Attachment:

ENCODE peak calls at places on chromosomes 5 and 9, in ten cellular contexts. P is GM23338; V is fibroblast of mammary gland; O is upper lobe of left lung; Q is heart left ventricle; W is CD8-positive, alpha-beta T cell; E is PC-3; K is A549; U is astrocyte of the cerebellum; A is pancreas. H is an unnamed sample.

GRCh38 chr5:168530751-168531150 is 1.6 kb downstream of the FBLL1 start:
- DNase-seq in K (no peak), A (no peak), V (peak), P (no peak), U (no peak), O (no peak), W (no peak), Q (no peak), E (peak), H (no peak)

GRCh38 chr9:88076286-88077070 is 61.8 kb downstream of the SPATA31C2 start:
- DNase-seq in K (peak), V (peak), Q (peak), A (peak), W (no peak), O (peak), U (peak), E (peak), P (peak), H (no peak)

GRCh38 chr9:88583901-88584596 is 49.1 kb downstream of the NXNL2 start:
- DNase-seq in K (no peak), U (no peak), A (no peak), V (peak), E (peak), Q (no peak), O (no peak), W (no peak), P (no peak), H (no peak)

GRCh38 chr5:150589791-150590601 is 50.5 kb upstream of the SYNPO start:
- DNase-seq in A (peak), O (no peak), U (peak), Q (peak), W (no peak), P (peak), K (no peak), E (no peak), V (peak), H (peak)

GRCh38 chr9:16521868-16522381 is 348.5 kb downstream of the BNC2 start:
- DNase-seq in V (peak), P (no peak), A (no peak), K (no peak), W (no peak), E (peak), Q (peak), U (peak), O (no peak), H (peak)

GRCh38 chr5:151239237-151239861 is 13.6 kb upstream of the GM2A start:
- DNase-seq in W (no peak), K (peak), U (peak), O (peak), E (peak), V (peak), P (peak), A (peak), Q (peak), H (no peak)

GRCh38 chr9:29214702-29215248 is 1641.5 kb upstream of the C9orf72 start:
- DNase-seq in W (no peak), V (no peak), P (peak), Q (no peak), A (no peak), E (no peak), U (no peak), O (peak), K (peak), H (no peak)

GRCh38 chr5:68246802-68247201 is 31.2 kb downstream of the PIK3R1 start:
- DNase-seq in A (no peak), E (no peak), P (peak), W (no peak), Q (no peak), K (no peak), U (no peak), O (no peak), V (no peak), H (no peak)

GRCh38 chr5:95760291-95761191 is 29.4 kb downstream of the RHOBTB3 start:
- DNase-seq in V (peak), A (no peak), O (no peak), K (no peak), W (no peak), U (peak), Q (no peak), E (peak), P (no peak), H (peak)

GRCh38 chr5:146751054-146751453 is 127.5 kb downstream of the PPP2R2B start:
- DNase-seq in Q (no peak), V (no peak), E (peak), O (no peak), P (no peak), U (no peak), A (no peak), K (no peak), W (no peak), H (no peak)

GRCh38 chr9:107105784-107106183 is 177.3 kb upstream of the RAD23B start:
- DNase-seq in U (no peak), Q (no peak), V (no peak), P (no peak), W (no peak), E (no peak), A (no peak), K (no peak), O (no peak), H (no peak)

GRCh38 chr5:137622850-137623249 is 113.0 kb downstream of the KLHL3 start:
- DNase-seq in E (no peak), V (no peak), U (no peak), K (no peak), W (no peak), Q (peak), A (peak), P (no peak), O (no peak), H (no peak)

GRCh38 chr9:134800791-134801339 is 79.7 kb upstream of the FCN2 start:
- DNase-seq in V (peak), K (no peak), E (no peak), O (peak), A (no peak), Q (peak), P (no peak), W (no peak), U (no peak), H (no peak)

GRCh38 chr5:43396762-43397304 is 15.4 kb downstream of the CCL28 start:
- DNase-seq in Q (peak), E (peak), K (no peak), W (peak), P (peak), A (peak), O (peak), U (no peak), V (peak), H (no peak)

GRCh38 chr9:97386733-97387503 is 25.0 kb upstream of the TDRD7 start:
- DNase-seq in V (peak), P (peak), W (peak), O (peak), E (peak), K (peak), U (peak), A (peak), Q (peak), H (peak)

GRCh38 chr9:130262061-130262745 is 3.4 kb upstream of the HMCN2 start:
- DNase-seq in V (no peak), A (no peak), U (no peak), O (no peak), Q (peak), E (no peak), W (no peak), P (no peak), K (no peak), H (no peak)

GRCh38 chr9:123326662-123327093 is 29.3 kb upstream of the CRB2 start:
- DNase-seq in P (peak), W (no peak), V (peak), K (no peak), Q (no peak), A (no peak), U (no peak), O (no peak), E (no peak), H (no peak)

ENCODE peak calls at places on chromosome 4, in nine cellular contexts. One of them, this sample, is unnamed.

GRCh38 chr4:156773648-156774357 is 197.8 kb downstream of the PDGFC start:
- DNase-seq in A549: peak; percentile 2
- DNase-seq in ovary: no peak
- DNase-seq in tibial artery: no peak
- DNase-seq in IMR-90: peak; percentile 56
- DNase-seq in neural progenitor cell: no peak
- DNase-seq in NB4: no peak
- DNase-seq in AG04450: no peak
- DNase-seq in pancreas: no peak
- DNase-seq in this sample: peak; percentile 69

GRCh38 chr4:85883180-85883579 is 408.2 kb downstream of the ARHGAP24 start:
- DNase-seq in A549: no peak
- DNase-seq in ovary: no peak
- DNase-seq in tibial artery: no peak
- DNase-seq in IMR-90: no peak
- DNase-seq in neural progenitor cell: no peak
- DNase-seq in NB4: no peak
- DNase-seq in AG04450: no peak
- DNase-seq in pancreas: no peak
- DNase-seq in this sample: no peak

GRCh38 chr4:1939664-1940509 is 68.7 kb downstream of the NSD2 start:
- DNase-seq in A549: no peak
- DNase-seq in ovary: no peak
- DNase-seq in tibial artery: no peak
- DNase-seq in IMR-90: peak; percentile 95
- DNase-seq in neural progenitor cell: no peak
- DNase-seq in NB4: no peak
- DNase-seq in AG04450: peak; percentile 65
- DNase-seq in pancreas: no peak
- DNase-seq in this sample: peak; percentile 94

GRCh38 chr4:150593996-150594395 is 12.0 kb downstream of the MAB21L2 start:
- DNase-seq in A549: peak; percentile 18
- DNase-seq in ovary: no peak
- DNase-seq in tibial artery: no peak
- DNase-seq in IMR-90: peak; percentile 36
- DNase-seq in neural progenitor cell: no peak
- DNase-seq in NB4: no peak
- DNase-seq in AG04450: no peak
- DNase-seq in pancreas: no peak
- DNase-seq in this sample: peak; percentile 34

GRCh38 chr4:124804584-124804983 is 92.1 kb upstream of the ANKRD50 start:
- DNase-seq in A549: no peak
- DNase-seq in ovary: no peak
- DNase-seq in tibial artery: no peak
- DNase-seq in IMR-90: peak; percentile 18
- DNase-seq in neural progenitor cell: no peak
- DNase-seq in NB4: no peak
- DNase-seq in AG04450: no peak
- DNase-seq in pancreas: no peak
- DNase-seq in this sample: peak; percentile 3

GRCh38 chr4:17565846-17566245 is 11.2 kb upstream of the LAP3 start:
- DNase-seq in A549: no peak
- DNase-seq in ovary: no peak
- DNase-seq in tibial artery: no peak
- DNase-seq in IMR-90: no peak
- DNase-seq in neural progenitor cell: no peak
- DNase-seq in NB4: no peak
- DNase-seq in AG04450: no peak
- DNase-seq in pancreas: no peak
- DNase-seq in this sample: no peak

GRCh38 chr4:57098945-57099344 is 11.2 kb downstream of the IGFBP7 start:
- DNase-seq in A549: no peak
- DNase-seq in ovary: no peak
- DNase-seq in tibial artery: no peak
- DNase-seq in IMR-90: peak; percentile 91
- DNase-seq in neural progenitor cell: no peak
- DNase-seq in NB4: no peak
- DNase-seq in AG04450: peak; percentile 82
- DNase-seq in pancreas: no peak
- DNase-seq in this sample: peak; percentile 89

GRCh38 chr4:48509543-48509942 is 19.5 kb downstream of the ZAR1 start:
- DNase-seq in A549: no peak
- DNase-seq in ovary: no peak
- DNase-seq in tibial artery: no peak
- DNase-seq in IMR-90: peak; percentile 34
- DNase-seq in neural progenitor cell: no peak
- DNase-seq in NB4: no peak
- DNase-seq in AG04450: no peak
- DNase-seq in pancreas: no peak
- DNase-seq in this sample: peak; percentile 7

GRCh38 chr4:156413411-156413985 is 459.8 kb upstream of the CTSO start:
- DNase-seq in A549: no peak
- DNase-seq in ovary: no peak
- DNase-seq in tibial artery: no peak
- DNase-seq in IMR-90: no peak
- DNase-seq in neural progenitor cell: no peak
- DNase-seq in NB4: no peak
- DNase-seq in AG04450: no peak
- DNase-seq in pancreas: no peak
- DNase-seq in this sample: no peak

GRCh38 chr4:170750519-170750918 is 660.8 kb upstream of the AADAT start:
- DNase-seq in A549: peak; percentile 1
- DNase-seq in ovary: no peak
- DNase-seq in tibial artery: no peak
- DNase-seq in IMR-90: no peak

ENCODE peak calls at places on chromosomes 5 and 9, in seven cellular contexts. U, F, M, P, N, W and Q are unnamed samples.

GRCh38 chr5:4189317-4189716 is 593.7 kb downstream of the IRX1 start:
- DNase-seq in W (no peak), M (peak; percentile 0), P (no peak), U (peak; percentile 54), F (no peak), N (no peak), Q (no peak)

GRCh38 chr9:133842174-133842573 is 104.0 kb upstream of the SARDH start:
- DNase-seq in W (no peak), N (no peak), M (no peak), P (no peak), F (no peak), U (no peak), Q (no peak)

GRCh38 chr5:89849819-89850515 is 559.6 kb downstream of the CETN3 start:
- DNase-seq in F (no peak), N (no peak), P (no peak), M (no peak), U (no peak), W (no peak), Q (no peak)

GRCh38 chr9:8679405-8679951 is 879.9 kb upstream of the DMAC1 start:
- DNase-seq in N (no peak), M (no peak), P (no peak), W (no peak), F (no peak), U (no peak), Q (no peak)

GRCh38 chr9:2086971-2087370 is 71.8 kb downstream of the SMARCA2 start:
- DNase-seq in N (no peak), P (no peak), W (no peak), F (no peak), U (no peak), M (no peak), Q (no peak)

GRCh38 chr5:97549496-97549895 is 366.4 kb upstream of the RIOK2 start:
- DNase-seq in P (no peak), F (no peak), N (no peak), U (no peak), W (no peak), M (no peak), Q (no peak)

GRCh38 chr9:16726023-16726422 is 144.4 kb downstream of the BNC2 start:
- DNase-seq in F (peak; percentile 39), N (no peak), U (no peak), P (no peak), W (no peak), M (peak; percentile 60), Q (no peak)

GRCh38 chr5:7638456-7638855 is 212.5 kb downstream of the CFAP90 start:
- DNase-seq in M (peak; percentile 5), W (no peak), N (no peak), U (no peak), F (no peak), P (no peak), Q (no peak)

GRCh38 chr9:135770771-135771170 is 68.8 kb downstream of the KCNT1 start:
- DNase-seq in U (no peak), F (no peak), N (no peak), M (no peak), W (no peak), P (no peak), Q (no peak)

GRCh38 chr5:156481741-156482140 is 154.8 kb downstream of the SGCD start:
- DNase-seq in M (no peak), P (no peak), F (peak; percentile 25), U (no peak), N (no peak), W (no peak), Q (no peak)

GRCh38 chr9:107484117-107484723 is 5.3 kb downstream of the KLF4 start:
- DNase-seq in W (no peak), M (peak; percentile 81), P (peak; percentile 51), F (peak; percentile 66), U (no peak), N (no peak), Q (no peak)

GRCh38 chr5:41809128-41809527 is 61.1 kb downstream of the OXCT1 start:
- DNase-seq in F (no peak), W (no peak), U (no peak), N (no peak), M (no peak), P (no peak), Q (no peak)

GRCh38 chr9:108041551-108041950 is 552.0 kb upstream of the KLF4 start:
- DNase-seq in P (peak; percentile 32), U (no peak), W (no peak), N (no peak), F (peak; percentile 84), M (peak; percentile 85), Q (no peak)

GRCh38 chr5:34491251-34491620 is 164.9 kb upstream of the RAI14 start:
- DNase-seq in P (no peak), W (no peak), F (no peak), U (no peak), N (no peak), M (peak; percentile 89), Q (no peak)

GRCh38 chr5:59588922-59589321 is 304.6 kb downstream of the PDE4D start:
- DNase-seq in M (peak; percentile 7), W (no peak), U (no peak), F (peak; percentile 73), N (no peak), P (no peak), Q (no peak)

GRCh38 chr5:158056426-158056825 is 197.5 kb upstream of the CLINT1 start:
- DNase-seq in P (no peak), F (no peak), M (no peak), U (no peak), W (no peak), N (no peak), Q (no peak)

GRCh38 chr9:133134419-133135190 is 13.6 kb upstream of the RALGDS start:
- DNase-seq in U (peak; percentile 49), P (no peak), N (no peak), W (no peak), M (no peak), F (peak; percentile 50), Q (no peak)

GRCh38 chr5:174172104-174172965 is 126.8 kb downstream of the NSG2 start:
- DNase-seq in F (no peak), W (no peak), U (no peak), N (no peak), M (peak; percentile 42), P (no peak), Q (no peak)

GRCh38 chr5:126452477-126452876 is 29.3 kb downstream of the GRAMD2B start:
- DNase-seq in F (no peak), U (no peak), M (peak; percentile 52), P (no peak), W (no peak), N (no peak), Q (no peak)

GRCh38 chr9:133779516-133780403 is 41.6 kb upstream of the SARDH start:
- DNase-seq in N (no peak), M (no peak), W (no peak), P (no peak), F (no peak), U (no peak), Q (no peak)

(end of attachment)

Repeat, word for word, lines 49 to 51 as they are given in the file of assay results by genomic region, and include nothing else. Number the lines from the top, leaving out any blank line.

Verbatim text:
- DNase-seq in ovary: no peak
- DNase-seq in tibial artery: no peak
- DNase-seq in IMR-90: no peak